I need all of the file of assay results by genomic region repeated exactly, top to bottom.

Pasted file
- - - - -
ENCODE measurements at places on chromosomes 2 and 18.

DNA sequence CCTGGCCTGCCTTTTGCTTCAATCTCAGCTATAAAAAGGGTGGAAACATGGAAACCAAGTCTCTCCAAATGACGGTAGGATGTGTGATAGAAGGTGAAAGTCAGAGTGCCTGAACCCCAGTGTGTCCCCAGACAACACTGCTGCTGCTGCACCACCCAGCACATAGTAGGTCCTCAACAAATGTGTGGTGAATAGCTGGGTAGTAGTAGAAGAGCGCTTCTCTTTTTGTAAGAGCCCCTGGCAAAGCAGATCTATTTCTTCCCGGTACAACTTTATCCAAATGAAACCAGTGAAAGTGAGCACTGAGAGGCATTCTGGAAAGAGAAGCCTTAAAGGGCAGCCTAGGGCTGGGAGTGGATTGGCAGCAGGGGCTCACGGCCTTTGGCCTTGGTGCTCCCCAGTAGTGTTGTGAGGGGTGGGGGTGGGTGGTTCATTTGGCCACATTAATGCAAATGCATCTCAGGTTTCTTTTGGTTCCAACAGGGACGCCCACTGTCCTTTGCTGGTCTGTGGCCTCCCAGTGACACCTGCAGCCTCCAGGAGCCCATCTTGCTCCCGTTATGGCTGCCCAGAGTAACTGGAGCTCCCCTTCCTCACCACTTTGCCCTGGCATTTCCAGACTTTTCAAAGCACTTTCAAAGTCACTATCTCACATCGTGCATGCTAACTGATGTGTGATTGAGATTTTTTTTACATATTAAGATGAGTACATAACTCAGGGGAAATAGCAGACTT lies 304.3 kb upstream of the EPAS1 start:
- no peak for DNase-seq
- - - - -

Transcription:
ENCODE measurements at places on chromosomes 2 and 18.

DNA sequence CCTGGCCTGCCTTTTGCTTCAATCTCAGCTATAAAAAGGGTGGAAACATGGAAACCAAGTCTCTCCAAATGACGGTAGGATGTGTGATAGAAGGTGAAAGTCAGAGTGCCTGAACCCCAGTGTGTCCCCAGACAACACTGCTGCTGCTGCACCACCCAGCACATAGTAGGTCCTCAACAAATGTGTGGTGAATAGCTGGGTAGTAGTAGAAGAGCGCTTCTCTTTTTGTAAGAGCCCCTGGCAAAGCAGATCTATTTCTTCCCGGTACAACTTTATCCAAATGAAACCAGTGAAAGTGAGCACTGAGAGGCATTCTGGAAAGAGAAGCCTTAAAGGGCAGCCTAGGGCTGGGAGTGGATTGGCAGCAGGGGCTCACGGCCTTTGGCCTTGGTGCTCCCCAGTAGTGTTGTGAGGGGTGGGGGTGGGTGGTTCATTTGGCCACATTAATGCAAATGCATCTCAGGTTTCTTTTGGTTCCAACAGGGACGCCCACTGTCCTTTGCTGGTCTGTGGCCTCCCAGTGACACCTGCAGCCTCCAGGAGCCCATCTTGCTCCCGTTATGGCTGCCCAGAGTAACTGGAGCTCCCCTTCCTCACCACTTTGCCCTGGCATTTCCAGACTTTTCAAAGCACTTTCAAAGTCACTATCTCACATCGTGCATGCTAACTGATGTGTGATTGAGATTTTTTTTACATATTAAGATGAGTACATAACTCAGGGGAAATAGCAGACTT lies 304.3 kb upstream of the EPAS1 start:
- no peak for DNase-seq